We all know that first impressions matter, and it’s no different in the restaurant industry.
Logos are often the first things that introduce a potential customer to a restaurant they’re considering for their next meal out. Your brand is on display 24/7 through social media, a website presence, and physical signage on location.
With all that real estate driven by branding, it’s worth thinking twice about how to be creative with your logo and your restaurant's design identity.
Whether it’s getting creative through typography like Oodles Noodles Bar, creating characters to incorporate throughout the entire restaurant experience such as Yeah! Burger’s branding, or representing the culture behind the food like Banyan does, inspiration is everywhere.
We’ve gathered 14 of the most creative and well-designed restaurant logos that have inspired us - here they are!
Oodles Noodle Bar gets creative with typeform. Not only would a customer know exactly what kind of food to expect, but the typography evokes a fun, creative atmosphere for the noodle bar.
Comaxurros - a Barcelona restaurant that specializing in churros - uses a set of caricatures to represent their product. The imagery used in their brand development creates a lively experience to highlight the “pastry community” they create. The bright, bold color choice draws attention and epitomizes fun. The typographic logo is simple and allows the illustrations to take center stage.
Incorporating dining utensils in a logo is a popular way to display a brand’s positioning as a restaurant at the forefront of the diner’s mind. The Chocolate Frog has done this in a seamless, comical way that turns the frog’s feet into forks. It’s a creative application that doesn’t feel too forced.
Similar to the technique of Comaxurros, Yeah! Burger’s brand identity extends further than a logo and is built with characters and story-driven elements. Creating a visual language, these brand elements are used to educate consumers about their food and where it is coming from in a playful way.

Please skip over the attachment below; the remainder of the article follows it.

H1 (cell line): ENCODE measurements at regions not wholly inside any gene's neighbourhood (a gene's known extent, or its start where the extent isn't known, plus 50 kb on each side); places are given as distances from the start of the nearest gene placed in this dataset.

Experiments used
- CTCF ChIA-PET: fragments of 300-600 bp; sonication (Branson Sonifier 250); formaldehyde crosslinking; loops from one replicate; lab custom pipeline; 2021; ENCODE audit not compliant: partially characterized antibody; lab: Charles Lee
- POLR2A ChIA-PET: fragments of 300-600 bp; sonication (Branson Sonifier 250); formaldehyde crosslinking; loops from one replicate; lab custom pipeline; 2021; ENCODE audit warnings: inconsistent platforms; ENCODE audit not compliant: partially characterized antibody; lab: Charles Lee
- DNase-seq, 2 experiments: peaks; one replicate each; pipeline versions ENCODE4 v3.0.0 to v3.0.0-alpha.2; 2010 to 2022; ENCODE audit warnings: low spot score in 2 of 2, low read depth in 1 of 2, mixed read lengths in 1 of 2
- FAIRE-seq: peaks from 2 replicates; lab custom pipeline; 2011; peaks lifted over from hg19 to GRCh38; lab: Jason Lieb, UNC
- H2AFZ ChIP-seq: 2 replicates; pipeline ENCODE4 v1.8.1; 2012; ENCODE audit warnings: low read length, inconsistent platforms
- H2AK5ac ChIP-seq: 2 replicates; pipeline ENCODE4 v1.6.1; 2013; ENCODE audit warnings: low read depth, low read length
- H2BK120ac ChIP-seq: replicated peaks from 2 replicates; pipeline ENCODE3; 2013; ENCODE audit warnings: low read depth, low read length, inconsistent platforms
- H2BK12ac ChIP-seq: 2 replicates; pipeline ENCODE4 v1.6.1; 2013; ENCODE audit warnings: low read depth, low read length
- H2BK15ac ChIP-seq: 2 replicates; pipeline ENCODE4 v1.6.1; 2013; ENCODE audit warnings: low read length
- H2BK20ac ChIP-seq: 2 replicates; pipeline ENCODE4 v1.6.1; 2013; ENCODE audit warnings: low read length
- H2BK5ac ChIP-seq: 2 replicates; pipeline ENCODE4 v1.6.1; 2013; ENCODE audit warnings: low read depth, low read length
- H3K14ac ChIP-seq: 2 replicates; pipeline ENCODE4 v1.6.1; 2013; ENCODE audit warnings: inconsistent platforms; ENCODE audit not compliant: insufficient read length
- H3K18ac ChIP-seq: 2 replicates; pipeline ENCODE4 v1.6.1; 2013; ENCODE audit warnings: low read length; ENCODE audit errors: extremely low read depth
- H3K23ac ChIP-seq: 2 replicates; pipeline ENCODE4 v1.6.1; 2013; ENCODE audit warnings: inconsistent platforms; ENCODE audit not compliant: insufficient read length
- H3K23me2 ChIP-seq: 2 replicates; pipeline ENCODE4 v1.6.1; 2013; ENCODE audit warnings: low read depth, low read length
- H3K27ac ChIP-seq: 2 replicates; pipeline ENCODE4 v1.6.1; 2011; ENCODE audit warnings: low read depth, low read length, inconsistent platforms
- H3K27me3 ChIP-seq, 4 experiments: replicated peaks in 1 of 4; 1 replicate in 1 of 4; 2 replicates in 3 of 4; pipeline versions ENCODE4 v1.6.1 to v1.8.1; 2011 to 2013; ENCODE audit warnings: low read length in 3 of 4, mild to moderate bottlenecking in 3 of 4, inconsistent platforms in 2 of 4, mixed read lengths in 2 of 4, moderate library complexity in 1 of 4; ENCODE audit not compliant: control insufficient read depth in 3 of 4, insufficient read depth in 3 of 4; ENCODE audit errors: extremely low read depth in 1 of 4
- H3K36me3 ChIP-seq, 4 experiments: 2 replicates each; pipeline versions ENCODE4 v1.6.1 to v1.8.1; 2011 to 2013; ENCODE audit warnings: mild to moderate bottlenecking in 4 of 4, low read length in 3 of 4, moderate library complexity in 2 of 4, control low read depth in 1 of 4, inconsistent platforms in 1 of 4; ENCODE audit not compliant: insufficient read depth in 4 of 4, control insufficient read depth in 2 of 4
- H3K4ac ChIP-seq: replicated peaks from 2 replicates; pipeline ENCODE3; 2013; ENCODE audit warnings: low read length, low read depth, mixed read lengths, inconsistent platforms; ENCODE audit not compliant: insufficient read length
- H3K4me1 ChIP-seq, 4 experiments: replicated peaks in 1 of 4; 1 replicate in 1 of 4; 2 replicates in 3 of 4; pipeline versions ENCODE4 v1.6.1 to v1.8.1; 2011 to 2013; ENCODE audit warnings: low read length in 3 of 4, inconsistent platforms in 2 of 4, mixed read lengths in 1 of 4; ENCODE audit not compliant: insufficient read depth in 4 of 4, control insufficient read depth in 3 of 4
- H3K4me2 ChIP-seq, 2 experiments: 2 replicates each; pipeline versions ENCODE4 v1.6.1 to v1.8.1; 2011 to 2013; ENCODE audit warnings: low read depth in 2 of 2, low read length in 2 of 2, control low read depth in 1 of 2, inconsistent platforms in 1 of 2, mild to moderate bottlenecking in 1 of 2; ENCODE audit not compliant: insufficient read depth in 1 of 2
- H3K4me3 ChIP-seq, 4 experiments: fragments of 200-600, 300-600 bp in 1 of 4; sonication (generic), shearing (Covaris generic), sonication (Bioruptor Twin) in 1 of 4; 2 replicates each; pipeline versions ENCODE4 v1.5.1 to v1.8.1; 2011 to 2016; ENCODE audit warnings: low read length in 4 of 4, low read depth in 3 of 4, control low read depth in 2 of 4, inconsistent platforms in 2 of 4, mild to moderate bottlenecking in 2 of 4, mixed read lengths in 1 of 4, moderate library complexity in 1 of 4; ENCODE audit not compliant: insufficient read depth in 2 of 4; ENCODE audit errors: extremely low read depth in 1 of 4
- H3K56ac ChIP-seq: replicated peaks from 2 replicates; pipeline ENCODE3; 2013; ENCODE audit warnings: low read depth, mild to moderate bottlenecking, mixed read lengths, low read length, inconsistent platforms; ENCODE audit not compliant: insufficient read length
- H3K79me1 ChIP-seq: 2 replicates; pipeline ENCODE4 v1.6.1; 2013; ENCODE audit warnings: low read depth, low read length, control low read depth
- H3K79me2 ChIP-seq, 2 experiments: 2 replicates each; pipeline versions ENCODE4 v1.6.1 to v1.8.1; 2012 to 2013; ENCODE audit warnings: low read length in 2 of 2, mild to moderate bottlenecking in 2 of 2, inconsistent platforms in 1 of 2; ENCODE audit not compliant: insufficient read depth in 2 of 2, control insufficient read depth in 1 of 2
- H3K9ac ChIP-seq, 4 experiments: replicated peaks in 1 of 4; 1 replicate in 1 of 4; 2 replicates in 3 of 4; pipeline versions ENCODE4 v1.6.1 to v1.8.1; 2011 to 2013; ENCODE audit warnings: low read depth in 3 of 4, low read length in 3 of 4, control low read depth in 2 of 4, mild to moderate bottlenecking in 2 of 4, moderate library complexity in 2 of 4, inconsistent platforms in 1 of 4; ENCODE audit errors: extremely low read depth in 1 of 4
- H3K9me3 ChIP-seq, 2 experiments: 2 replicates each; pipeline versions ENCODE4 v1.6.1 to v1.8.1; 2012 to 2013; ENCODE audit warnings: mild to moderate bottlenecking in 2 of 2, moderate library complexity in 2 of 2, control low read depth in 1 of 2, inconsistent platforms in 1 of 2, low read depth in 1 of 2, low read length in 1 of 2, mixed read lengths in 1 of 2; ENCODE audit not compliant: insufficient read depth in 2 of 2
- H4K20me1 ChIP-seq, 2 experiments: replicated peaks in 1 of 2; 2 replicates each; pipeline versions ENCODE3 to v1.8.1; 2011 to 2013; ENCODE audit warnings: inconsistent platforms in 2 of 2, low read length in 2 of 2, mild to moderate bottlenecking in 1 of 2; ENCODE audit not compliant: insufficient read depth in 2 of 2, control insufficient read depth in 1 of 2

Icons are a great to represent a restaurant’s specialty. Melty Way uses this visual language to define their brand. Who can resist a great melt with cheese dripping down the slices of bread?
The label on a beer is often what sets one brand apart from another when sitting on retail shelves. Torn Label Brewing takes a spin on this and highlights the label as a part of their brand image and logo mark. The use of negative space within the logo allows the logo to work across several instances and environments.
Marmalade exhibits another application of creative typography using food imagery as the letter form. The expressive orange peel logo helps customers build expectation of what they may find at the popular Chicago brunch spot.
Banyan of Boston creates a cohesive experience through every part of their branding. Dubbed a Pan-Asian Gastropub, they’ve created a visual language that mirrors the experience found in the food and physical space.
Demonstrating another use of iconography, Main Squeeze uses their specialty is fresh juices and smoothies as inspiration for their logo: a carrot squeezed by hand - highlighting their emphasis on fresh, unprocessed ingredients.
Bottle + Kitchen uses two side-by-side chef’s knives to create a secondary visual. The wine bottle hidden in the negative space brings to life their vision of great food paired with a great drink.
Using a design convention such as this dictionary representation allows Yolklore to share their vision of a ‘legendary breakfast’ with their customers. The simple typographic logo is a strong complement to their clever name.
Located in Seattle, WA, Damn the Weather plays off a common fret of the locals. Playing off the name, the simple overturned umbrella iconography positions the restaurant as a place to hang up your coat and enjoy a drink, despite the weather report.
13. Better Burger
Better Burger’s intelligent branding goes beyond a their clean, typographic logo mark. Instead, they created brand imagery of a schematic sketch of the perfectly built burger, following the journey of their fresh ingredients. Branding like this opens the opportunity for customers to interact with the packaging, discovering new things and learning more about the restaurant.
Continuing with the previous trend, Andina has created an elegant logo mark that shows how design can influence the perception of a brand. Through color, stroke, and typography, this unique brand is created.
We'd love to hear about your favorite restaurant logos.
What creative restaurant logos have you seen that we can add to our radar?